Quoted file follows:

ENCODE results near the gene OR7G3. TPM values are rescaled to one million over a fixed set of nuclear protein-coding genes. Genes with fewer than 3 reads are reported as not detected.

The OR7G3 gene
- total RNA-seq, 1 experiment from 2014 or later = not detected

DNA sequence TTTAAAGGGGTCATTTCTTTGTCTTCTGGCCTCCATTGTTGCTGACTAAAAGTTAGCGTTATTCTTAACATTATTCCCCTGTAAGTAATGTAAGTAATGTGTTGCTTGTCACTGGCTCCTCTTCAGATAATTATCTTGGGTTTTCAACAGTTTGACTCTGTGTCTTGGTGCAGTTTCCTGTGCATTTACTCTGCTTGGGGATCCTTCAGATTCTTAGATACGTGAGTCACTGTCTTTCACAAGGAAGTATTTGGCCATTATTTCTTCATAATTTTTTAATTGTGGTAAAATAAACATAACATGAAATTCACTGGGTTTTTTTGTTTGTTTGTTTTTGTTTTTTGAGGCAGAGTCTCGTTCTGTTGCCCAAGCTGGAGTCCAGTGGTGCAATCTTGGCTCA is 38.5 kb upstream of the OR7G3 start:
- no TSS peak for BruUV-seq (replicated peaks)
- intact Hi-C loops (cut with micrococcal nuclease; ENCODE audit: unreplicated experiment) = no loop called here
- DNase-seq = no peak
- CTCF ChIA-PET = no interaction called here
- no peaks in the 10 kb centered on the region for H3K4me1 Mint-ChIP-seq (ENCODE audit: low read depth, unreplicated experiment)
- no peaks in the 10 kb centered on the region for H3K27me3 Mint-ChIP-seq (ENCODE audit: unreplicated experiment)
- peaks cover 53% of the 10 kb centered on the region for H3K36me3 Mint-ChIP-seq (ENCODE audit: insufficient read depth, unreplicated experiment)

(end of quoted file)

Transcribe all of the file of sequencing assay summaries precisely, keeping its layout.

ENCODE results near the gene OR7G3. TPM values are rescaled to one million over a fixed set of nuclear protein-coding genes. Genes with fewer than 3 reads are reported as not detected.

The OR7G3 gene
- total RNA-seq, 1 experiment from 2014 or later = not detected

DNA sequence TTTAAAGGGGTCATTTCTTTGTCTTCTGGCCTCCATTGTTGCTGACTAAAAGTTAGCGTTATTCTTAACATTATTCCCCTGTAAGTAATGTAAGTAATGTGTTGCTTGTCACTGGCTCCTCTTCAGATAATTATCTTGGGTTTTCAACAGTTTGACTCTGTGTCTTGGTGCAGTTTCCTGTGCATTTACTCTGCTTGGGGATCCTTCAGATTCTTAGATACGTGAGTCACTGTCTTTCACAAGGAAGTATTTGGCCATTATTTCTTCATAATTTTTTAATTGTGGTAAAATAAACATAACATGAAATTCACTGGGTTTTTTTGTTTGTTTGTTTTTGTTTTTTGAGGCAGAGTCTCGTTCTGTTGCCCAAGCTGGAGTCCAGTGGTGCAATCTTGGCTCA is 38.5 kb upstream of the OR7G3 start:
- no TSS peak for BruUV-seq (replicated peaks)
- intact Hi-C loops (cut with micrococcal nuclease; ENCODE audit: unreplicated experiment) = no loop called here
- DNase-seq = no peak
- CTCF ChIA-PET = no interaction called here
- no peaks in the 10 kb centered on the region for H3K4me1 Mint-ChIP-seq (ENCODE audit: low read depth, unreplicated experiment)
- no peaks in the 10 kb centered on the region for H3K27me3 Mint-ChIP-seq (ENCODE audit: unreplicated experiment)
- peaks cover 53% of the 10 kb centered on the region for H3K36me3 Mint-ChIP-seq (ENCODE audit: insufficient read depth, unreplicated experiment)